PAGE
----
You can do that without being a good friend of the US and an enemy of your people. And so we have a political system in place where our leaders are primarily interested in mining rights versus the rights of the people so they become agents or pawns of the West as opposed to people who are really interested in helping their own people.
Bomani: People that are hearing this are almost immediately are going to a. want to know more information and b. try and figure out how they could help in their own small way even if it’s from here in the United States. What are some things people can—some they can discover to help them on this topic?
Omekongo: Yeah, I found that the most complete organization that is doing work on this is Raise Hope for Congo. RaiseHopeforCongo.org. They’ve created a grading system where they’ve graded Apple, Dell, Microsoft, Samsung to see how well they’re doing on cleaning up their conflict minerals. They have something called CFCI, Conflict Free Campus Initiative. If you want your campus to go conflict free and not have materials coming from these areas, we’ve created kits that will help you figure out how to do that. And there’s just so much information there—ways you can organize events—Yoga for Congo events, marathons, cell outs, another organization called Friends of the Congo Day where you turn off your phone and just leave a voicemail saying ‘I’m leaving my phone off to raise awareness about what’s taking place in the Congo and you can learn more by going to these websites’.
Bomani: I’m like a complete ‘Steve Jobs’ Apple fanatic. Am I okay with him? Do I need to throw away my MAC computer? Is that what you’re telling me?
Omekongo: Well, we did roll up on Steve Jobs but before his passing and talked to him and others about the supply chain and he basically said what other people said “We’re pretty confident that our resources are not coming from conflict zones.” To his—out of respect, he probably really didn’t know because a lot of these guys at the top do not know. But now Apple, Microsoft we have all of their attention now. So, when you check off the grading system, even Motorolla is working now to create a conflict free type of mine in Congo right now. So Apple, Microsoft—I’ve got Apple products and everything and so it’s not about feeling guilty, it’s about how can we use these same tools to raise awareness to put pressure on Apple and be like “Yo, I’m feeling that I-phone 28 but I want to make sure nobody’s dying from it.”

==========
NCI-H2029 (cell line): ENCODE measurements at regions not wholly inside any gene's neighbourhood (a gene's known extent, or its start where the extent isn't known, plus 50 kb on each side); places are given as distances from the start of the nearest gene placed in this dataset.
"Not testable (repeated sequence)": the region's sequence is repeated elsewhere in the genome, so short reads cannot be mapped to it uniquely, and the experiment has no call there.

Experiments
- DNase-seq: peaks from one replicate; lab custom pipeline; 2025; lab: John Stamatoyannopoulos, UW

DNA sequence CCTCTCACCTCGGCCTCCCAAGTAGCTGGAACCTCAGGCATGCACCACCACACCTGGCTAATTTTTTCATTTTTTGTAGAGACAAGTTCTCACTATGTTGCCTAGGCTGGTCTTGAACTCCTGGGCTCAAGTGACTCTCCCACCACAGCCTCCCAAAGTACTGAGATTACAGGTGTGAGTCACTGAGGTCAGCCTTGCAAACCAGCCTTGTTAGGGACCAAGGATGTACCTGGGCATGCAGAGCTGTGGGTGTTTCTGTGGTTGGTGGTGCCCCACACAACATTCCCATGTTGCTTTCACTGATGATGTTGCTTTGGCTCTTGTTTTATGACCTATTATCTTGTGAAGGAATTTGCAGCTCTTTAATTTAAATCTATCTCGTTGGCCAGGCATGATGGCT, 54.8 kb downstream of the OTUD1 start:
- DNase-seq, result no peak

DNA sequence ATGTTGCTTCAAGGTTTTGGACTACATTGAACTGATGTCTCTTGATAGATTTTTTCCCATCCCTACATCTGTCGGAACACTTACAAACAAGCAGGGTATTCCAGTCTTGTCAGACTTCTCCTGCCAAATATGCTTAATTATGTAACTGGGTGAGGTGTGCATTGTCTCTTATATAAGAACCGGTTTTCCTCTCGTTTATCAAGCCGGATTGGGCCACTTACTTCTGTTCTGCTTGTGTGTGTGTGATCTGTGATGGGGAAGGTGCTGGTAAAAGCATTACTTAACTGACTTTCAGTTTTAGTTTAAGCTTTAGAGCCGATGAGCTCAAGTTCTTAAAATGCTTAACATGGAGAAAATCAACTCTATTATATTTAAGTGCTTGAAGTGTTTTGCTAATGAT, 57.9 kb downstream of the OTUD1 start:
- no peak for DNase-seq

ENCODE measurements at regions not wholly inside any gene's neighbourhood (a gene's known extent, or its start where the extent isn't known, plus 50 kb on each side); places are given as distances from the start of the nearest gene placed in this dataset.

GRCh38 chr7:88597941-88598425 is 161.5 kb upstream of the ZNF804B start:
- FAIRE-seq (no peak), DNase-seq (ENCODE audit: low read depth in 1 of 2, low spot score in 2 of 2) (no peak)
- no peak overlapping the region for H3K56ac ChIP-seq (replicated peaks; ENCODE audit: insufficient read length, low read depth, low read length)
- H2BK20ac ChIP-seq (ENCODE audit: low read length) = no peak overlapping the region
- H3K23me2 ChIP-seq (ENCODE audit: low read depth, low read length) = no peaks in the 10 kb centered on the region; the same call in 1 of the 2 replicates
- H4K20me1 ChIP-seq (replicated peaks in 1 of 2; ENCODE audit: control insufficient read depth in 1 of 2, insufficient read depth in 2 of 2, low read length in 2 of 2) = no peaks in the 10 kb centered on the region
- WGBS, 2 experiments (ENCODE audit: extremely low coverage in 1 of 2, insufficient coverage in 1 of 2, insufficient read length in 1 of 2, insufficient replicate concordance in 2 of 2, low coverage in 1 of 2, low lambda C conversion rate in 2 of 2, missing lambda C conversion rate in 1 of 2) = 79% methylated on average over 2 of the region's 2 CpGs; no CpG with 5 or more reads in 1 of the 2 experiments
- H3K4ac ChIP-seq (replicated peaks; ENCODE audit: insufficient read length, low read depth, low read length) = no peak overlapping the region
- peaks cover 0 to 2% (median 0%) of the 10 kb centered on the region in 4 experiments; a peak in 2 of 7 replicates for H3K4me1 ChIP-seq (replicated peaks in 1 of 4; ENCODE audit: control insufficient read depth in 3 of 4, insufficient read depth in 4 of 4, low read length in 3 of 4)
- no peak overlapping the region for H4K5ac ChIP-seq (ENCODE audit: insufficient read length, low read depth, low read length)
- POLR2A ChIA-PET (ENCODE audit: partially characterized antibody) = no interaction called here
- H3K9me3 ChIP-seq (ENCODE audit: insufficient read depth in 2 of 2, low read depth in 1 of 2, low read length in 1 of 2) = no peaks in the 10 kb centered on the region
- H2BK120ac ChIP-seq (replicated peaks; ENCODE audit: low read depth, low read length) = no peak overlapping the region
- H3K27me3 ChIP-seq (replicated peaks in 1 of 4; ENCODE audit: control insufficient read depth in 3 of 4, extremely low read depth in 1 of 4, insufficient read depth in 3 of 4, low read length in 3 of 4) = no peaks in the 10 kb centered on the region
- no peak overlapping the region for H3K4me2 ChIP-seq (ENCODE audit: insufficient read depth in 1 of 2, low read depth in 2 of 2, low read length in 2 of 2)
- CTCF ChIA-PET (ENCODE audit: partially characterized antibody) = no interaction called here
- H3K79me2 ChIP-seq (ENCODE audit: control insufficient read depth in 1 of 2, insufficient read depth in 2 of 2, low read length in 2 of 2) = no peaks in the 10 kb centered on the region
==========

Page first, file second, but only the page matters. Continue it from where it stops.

And we’ve got to let people know that the companies that always respond socially, are the ones that becomes successful. So I say use it all. Use the Apple, use the Microsoft, use Dell but become an informed consumer and let them know that you want their stuff to be better so that you can continually support them in the future.
Bomani: I know personally because I’ve actually had a hand in a lot of them but tell the people about some of the album projects that you’ve been working on. We’re going to go more into that in the next segment, but I want people to know how prolific of a [inaudible 07:00] writer and performer you are.
Omekongo: Yeah man, writing is what I do—trilingual poet MC, poetry and hip hop and English, French and Swahili. I’ve put out seven albums to date and I believe you’ve produced five of them so—there are some great collaboration. One of the projects I’m proud of is our bootleg project. I’ve done three hip hop mixed tapes where I’ve gone to so many schools, private schools, prisons, public schools and so many kids have never seen positive hip hop or not even positive hip hop. Hip hop that doesn’t swear or disrespect women—doesn’t even have to be positive but just doesn’t curse. So I rewrite songs. I bootleg beats for Jay Z, Biggie, Tupac—I don’t sell them but I can’t sell them. And I just show kids that they can rap without swearing or disrespecting women.
And one of my recent projects over the last couple of years has just been partnering with other organizations and showing them how they use hip hop to reach a new audience. A lot of these organizations, Amnesty International, Feed the Children, Save the Children, they don’t understand that hip hop could reach an audience, not only in America but across the globe to better them understand their message. So I’ve been partnering with organizations like the [inaudible 08:06] Foundation, he was a young poet and a peacemaker. I serve on the board of his organization, wrote a song for him. Raise Hope for Congo, another project It’s a Girl raising awareness about violence against women in India and China.
Bomani: We should actually talk about that for a moment because when we go to the break, I’m going to play It’s a Girl and I’m going to show everyone a link where they can find the video. Tell people more about the issue you’re discussing in that in the impetus behind the song.